Friday, March 25, 2016

Bridges Old and New

My name is all about bridges. So I like bridges. I wonder if people with other nouns in their names feel like this. I like visiting bridges and walking on them and driving over them, even when they are terrifying like the Calcasieu River Bridge down in Lake Charles, Louisiana, which admittedly I only rode over in a car one time, and I was a passenger. Google it.

I like what bridges are. Spans that connect two unconnectable places. Places that would otherwise have to be brought together by boat or some round about detour are brought together by bridges. They bring us together. They strengthen bonds. They are symbols of peace and freedom and openness.

In Cape Girardeau, there was a bridge to Illinois built in 1927, before even our Chain of Rocks Bridge up here in St. Louis. It was a narrow little bridge, only 20 feet across. When it was 60 years old, it was known that it needed replacing. But the new bridge didn't get put in place until 2003.

It was the route to Bixby's parents' place. Down to Cape Girardeau on I-55, through the city, and across that bridge. That narrow little thread across the Mississippi, sharing the space with 18-wheelers and locals who didn't bat an eye crossing it.

It got terrifying. The bridge was unstable and needed to go. Work began on the new bridge, but I stopped taking the old one. I'd go all the way down to Sikeston and cross on the I-57 bridge. A little more time but I had started having obsessive thoughts about crashing into the water in my minivan and my mental health was more important than the 20 minutes I'd save.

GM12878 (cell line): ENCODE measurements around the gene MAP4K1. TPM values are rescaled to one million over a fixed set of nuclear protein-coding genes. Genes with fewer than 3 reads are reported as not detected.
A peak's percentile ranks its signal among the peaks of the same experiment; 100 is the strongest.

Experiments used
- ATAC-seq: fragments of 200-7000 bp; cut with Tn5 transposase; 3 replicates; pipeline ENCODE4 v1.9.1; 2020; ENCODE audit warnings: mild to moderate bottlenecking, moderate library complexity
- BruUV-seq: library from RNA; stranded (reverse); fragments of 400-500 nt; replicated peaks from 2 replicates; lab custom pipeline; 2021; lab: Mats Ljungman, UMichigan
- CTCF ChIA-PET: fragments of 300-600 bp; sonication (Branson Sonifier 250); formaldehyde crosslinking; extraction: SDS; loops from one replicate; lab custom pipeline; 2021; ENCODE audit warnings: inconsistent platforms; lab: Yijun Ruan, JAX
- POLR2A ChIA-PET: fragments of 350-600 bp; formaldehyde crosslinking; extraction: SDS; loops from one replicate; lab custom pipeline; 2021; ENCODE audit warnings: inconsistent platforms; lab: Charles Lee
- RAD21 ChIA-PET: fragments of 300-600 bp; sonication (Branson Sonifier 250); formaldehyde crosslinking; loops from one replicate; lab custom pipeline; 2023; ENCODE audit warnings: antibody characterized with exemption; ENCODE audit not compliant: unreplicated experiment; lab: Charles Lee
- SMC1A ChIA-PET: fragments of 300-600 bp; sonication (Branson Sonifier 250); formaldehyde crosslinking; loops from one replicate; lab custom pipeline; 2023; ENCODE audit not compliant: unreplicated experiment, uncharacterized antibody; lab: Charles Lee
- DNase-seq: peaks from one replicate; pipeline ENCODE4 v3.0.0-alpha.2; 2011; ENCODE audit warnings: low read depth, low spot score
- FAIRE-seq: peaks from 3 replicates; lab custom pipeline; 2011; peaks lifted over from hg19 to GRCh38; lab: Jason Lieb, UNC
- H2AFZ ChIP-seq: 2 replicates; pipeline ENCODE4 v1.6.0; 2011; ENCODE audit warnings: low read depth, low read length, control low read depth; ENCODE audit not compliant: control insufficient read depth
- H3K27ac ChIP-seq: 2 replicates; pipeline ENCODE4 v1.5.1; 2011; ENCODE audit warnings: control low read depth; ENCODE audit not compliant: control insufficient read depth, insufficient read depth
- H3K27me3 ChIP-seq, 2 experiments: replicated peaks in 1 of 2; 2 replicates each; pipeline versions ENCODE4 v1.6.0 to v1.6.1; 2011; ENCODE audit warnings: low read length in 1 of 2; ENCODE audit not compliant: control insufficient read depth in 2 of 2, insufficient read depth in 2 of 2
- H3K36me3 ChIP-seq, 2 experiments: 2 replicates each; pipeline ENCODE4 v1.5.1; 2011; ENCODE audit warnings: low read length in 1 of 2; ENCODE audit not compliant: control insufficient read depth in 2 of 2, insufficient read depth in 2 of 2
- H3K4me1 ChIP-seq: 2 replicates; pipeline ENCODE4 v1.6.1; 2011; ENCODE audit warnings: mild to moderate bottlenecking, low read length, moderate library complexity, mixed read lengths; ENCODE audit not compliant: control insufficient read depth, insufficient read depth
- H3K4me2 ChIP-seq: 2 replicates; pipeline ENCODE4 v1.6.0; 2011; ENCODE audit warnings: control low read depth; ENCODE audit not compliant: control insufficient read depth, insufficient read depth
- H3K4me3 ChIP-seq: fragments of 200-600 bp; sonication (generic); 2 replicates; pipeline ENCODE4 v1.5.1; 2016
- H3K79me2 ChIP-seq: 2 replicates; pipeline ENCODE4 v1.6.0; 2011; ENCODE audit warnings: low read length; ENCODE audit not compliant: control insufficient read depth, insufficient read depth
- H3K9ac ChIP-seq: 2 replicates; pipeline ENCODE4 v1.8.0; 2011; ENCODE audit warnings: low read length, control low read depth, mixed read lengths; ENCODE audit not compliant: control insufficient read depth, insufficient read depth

They built a new bridge, a beautiful modern thing that they light up at night. We cross now and a few minutes later my kids ask if we've crossed into Illinois yet. It is perfect, as river bridges go. Wide and well-lit and 4 lanes, divided.

They blew up the old bridge, a bit north of the new. Today Bixby and I ran some errands for my mother-in-law, and while we were over there, we went to the park that sits where the old bridge's gaping maw used to open on the Cape side.

I stood and took this picture at the end of the old span, now an observation deck.
I could see the dent in the tree line where the old bridge used to land on the other side. Trash trees are growing up fast in the flood plain but even 13 years later there's still that dent.

The new bridge stands happily there to the right, to the south, doing the same job its predecessor once did for so long: connecting.

The past year or so, a lot of my bridges disappeared. Some were unstable and in need of destruction. Others were pulled out from under me.

I've been a little stranded.

But recently? I've watched new bridges go up.

I'll always be able to see that scar in the tree line from where those old bridges stood.

But I'll happily cross the new ones and reconnect.


  1. I was going to say that too! I love the way you've linked the two, seemingly unrelated, things.